Scotland have turned the heat on their opponents, but know 'there's still plenty on the line'

"We know it if does come down to the last game - it always does - very rarely it's a straightforward scenario," says Kyle Coetzer

Shashank Kishore
Shashank Kishore
Richie Berrington heaves one away to the on side, Papua New Guinea vs Scotland, T20 World Cup, Muscat, October 19, 2021

Richie Berrington's 49-ball 70 helped Scotland post 165 for 9  •  ICC via Getty

When Scotland got off the bus on Tuesday afternoon, 40-degree Celsius flashed on the giant LED screen at the entrance to the Oman Cricket Academy ground in Al Amerat. For someone coming from a country where anything above 30 degrees is seriously hot, it was a "culture shock", as Scotland captain Kyle Coetzer put it. But having spent close to seven weeks in the region prior to the T20 World Cup, Scotland gave themselves the best possible chance to acclimatise, and it's working.
Even before they got to Oman, the side simulated hot-weather conditions at home. They trained under greenhouse tents equipped with heaters to try and get it as hot as possible, they pedalled on bikes for 30-40 minutes at a stretch, their physical conditioning programmes were tailored to endure long periods in the heat. All of it done in the hope that the players wouldn't let the heat affect their style of play, after getting an opportunity to play in a World Cup after five years.


The hurt of missing the 2019 World Cup hasn't fully gone away, as Coetzer mentioned when asked if qualification to the Super 12s was nearly done. Two years ago, in the 50-over World Cup qualifiers in Zimbabwe, Scotland were at the receiving end of an erroneous umpiring call off Richie Berrington that cost them the match. Had he been given not out, Scotland would have stayed ahead of the DLS par score in a rain-truncated match. They would have not just booked a 50-over World Cup berth but also ended up knocking out West Indies.
More than 20 months on, Berrington was once again at the front and centre of Scotland's recovery against Papua New Guinea, giving them the wings to dream of a berth in the Super 12s. All that training to prepare for the heat and humidity paid off as he ran hard between the wickets during his stand of 92 with Matt Cross, which helped Scotland post a competitive 165, one that proved 17 too many for PNG.
Scotland are comfortably placed but are aware that a bad day against hosts Oman on Thursday could wreck a dream they have nurtured carefully. "I'm not sure anything guarantees qualification yet, there's still plenty on the line," Coetzer said after the win over PNG. "We'll be watching this [Oman vs Bangladesh] game with a lot of interest. The way these qualifying tournaments are, what happened with us in Zimbabwe a couple of years ago, we know it if does come down to the last game - it always does - very rarely it's a straightforward scenario. By no means have we qualified yet."


Five years ago in India, at the 2016 T20 World Cup, Scotland failed to qualify for the second round after they lost to Afghanistan despite being ahead in the game at one stage. This time, they are focused on enjoying every win as it comes, playing without the pressure of expectations, or fear of failure. Soon after the PNG win, the entire group got together to belt out their team song, exchanged high-fives, and thanked their fans back home before Coetzer stepped into the press conference hall.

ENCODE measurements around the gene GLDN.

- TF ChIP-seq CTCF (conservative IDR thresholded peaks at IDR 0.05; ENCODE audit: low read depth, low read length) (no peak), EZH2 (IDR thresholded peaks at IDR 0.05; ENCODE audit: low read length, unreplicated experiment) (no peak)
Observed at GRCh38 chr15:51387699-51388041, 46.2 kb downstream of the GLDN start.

"Every victory is important," he said. "There are no easy games, a win against PNG is as valuable as any other win. We know we have to play well to win every single game. The exposure it brings back home, the following we've had since the Bangladesh win has been incredible. A huge amount of thanks to everyone who has sent messages, I know Chris Greaves had over 160 messages on his phone the other day, it's really nice to see that. It's great to see everyone get behind us. All victories are important, it will be nice to get one more."
Even in victory, Coetzer acknowledged PNG's fighting spirit that gave Scotland a bit of a scare towards the end, especially with the big-hitting Norman Vanua going after the seamers to attempt the improbable.
"I thought at half-time we were happy with 165, we felt that was enough to give us space to restrict PNG, but you can see the dangers they have in their team," Coetzer said. "Norman Vanua came out and played extremely well. Assad Vala, their captain, has been in good form following the first game of the competition. We know the dangers they pose. Credit to them, they pushed us all the way there. They gave us a few nervous moments, but our bowlers, Josh Davey especially at the end, were fantastic. Mark Watt as well, as usual does the job, goes under the radar a little bit, but bowled some excellent overs.
"The plan is always to take early wickets, the best way to stem the run flow is pick up wickets. It is nice it went our way today. We didn't quite nail everything we wanted to nail today, they pushed us hard. Their speed between the wickets, the way they ran put us under pressure today. There were a few fumbles, catching wasn't 100% today, it never always goes the way you want it to. No one means to drop a catch, but we need to keep eye on a few things, make sure we're ready. Maybe there were a few nerves in the end, the way Norman was swinging the bat, anyone can get scared. But happy at the end of the day. Like I said, a few things to keep eye on but nothing that is worrying. We've got full confidence in our players under pressure, we'll deliver when we need to."

Shashank Kishore is a senior sub-editor at ESPNcricinfo